She seemed to be a regular girl with a remarkable understanding of herself and the world around her. I read her book in awe and sheer admiration that someone so young could write so incredibly well. Her essays inspired me to pick up my pen more often and to think outside the box. I felt anything but lonely while reading this book. I felt like I was talking to a friend, spending time with someone I’ve known my whole life.
I felt the opposite of lonely and I am so thankful I read this book.
Photo of book and information from the Simon & Schuster Website.
The Opposite of Loneliness comes out April 8th!
It’s about that time of year! Yesterday my Tia and Mama slaved over creating the beautiful mountain you see above. It’s some kind of a Portuguese tradition and if you think this one is awesome you should see my aunt’s, it covers her entire basement.
The pictures will never do this mountain justice though, it really is something you should see in person. My brother used to set up a blanket, ask my mom to make him a hot chocolate, and just sit there staring at it for hours on end (I guess that’s one way to keep you four-year-old quiet). I’ve written a few short stories about this magic mountain and the best part is that each year it looks different, each year a new story is born. This year they forgot to include my favourite house though (THE LIBRARY) so I may have to pull some kind of 007 mission to get it up there.
I cannot believe Christmas is only 16 days away!
What are some of your favourite magical Christmas traditions?
On Tuesday I realized that I don’t talk to my grandparents enough as I should. We went to my Dad’s parents’ house to celebrate Nonna’s 70th birthday and for the first time in a long time I got to hear their stories. They told us stories about one another, about my dad, Zia, and Zios. My Nonna married my twenty-four-year-old Nonno when she was just sixteen-years-old. Apparently Nonna had nothing to offer Nonno’s family – no dowry to speak of. My great-grandmother told my Nonno’s family that all Nonna had to offer were her hands to work, her legs to walk, and her eyes to see. It must have been love because they were wed in spite of her having nothing. They took the two-week boat ride to Canada and then the train to Toronto.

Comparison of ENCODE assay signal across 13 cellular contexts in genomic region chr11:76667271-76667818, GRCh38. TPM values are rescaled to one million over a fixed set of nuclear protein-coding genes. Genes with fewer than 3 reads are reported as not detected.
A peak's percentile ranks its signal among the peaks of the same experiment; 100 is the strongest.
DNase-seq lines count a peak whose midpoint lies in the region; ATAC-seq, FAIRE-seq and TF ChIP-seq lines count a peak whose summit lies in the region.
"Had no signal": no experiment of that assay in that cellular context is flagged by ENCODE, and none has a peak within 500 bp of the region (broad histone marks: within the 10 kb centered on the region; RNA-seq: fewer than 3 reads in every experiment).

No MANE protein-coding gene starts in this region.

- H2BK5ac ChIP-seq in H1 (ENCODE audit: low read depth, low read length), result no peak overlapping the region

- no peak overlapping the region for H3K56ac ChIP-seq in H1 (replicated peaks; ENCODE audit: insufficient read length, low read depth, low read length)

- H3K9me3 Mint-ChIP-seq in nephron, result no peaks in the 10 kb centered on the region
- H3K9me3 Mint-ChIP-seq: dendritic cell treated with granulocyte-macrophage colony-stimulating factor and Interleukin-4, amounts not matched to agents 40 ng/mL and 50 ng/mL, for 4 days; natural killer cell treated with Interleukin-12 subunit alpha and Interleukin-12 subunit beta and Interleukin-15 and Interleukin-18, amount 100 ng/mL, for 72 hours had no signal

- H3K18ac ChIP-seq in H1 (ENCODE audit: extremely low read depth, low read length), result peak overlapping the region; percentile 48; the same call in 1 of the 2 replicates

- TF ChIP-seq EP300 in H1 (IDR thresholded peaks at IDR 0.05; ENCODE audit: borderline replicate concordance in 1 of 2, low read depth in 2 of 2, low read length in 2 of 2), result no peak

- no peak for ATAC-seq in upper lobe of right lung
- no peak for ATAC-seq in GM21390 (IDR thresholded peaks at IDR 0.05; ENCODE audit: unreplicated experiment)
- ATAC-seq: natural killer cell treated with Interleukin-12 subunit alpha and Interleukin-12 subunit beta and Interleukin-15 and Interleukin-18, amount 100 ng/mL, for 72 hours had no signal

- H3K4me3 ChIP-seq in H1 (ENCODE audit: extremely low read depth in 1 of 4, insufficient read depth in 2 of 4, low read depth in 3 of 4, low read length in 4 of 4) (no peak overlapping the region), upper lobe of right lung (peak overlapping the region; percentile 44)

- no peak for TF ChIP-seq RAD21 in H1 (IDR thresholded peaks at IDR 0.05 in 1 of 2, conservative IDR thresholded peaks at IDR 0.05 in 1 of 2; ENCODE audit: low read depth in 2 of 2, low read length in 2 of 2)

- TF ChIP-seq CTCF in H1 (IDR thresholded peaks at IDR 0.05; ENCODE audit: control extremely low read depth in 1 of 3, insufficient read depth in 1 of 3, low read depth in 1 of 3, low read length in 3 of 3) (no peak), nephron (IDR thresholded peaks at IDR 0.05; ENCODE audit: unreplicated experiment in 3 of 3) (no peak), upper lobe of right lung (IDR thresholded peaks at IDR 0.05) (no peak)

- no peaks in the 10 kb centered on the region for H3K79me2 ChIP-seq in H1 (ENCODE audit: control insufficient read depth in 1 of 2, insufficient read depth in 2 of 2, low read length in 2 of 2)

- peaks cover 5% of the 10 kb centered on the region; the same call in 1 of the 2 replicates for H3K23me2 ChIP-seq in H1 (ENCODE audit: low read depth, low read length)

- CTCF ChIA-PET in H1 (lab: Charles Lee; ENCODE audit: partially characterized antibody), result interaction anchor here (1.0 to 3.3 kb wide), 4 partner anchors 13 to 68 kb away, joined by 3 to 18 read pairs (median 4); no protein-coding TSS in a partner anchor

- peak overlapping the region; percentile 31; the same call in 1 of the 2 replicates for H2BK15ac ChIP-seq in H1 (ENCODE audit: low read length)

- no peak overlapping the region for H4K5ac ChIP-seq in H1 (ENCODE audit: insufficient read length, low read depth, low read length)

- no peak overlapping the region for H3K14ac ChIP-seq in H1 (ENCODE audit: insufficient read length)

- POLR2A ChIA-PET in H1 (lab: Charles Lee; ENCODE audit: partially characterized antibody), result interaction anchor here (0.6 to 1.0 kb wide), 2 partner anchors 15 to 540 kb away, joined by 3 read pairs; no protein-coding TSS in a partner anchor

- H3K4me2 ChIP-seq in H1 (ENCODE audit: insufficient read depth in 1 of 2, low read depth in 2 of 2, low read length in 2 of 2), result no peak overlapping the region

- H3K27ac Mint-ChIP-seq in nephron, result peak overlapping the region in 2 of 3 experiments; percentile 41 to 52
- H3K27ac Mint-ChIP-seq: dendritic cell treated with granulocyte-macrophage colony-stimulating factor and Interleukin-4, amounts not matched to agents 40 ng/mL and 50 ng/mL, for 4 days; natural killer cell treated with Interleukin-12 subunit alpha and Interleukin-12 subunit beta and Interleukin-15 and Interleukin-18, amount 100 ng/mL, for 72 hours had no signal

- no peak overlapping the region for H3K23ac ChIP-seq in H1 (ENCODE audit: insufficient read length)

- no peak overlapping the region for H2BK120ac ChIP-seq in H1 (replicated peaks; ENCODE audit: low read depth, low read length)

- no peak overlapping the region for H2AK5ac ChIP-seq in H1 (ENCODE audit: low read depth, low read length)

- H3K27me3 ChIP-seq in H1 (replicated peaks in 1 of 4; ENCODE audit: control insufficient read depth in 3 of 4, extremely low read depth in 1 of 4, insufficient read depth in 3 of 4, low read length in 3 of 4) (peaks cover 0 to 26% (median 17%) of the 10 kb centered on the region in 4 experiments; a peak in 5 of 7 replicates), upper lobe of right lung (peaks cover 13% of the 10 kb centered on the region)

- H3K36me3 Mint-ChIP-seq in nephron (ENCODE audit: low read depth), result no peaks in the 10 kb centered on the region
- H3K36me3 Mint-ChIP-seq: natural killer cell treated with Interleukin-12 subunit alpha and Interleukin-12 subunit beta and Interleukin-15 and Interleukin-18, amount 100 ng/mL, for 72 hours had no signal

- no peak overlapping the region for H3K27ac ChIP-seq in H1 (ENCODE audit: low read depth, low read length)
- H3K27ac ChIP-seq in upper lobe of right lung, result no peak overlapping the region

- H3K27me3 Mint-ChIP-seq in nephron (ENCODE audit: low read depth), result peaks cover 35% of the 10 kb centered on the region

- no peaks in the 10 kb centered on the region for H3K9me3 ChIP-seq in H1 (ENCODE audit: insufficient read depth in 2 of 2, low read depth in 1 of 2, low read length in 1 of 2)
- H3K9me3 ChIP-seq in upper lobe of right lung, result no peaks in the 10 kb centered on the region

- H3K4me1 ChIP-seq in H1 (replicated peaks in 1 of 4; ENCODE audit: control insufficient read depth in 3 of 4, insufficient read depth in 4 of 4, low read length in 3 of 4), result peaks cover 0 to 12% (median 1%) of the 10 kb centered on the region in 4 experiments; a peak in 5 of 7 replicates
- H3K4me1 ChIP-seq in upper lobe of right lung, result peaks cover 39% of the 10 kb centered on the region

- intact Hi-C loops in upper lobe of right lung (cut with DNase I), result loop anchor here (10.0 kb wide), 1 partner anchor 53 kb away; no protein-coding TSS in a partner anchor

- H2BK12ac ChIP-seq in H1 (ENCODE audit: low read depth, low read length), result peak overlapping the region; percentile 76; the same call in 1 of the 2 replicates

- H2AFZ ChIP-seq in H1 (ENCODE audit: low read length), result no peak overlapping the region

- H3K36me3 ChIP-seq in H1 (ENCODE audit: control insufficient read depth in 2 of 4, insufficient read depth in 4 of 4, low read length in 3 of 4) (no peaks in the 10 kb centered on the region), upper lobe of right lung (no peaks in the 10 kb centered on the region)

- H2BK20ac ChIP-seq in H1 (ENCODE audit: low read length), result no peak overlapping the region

The joy I saw in my grandparents’ eyes as they told us their stories, will never leave me. It must be a wonderful feeling to talk to your grandchildren about your life and see that they are eager to listen.
…listen to them.
P.S. My Nonno wears hipster sweaters.
Oh hey! Come in and have a seat.
Yes, there on the white chair.
Now turn around and read the sign behind you, Everyone has a story.
You can turn back to me.
What’s your story? You read my story every day on Twitter, Facebook, and here on my blog. You follow my story – albeit it isn’t my whole story. It’s just fragments of my story. It’s a little piece in the puzzle of my story. It’s the part I want to share with you.
So, what’s your story?
Share it with me in the comments.
You might as well – you’ve already had a seat.
P.S. Don’t let this be the time of no reply (comment!).
Love this sad song, it’s kind of soothing.